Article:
This is the first Enid Blyton book I have read, and I received this book as a gift from a very special friend of mine. Given these facts, I will alert you to the more-likely-than-not probability that this book is not available in the United States. You may be able to find it at the library, but you will most likely have to get The Enchanted Wood from Canada, India, or the United Kingdom (try their respective Amazon sites, or better yet, try Alibris and Abebooks online, both of which specialize i...more
Bookworm Smith
This book was a hit in our house! The five year old love it, and the thirty plus old couldn't put it down. The begs for 'just one more chapter' were frequently given into and reading would go late into the night...sometimes past 8pm! As I've eluded to, this book is so well written it appeals to everyone. Although aimed at kids the imaginative world that Blyton creates is just so interesting and magical that I found I was just excited for bedtime story time as my daughter.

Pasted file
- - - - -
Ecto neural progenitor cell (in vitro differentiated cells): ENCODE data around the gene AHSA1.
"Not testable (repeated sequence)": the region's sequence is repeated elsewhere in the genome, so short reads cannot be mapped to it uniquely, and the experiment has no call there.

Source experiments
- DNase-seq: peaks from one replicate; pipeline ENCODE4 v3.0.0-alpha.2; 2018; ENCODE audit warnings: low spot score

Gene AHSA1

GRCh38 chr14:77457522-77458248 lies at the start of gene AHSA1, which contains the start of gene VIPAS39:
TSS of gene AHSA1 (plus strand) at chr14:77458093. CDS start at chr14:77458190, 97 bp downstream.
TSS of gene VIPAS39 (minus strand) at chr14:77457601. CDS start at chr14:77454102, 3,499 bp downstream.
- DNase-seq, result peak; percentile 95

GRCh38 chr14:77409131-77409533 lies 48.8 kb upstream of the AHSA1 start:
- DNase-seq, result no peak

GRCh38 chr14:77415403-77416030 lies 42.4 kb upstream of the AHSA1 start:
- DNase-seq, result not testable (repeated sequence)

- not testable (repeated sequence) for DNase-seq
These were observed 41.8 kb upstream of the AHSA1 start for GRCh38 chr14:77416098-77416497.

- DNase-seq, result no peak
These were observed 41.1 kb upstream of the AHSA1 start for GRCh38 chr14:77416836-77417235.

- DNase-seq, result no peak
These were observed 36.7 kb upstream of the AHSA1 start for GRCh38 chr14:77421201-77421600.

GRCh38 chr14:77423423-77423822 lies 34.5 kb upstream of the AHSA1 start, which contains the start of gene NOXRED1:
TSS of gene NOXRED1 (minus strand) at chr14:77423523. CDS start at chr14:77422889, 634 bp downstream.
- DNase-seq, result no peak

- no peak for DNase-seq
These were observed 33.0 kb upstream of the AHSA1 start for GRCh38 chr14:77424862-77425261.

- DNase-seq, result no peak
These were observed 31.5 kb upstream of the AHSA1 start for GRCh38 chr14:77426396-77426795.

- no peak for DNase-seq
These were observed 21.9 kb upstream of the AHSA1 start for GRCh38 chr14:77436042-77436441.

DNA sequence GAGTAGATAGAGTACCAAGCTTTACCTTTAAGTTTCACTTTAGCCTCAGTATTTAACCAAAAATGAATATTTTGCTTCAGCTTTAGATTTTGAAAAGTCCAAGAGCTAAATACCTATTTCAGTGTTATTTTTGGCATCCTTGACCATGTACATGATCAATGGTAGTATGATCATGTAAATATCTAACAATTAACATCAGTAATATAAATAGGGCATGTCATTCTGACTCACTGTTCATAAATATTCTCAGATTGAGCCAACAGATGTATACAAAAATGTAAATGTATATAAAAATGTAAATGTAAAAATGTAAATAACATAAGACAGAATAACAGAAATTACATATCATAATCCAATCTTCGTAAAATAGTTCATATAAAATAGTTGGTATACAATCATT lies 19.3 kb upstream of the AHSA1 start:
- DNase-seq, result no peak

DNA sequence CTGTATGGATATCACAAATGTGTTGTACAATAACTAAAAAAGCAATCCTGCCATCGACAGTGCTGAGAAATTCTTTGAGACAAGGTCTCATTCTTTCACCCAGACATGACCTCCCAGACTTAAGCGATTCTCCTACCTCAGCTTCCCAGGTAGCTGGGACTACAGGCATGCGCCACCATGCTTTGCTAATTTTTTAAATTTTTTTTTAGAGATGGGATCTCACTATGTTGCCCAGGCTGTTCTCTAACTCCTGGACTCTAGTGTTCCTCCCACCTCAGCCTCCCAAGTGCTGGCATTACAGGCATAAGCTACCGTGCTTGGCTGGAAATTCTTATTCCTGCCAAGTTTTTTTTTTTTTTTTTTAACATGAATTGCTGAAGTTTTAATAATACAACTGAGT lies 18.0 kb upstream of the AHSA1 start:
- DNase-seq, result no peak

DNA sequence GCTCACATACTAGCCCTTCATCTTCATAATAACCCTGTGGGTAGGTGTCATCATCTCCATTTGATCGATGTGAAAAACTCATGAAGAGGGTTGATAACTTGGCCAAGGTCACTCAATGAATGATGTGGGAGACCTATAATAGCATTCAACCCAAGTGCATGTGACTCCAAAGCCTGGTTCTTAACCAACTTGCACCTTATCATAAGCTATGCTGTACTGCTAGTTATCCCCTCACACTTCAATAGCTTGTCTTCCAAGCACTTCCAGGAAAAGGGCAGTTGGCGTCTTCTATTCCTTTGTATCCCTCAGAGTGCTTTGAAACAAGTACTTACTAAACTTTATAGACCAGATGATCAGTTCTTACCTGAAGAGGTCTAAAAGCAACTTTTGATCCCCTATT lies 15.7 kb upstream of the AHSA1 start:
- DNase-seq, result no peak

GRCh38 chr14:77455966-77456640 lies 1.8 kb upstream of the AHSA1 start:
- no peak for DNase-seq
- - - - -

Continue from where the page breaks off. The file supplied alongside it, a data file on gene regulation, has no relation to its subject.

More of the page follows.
The general story is abo...more
This was one of my very favourite childhood books when I was about six. I re-read it in my teens. I read it to my sons when they were small. Just recently, I read it aloud to a five-year-old friend. Unfortunately I've lost my original hardback version, but picked up a paperback edition at a charity shop some years ago.

Jo, Bessie and Fanny are three children from a fairly poor family who move to the country with their parents, and discover the magical Faraway Tree with its unusual inhabitants, a...more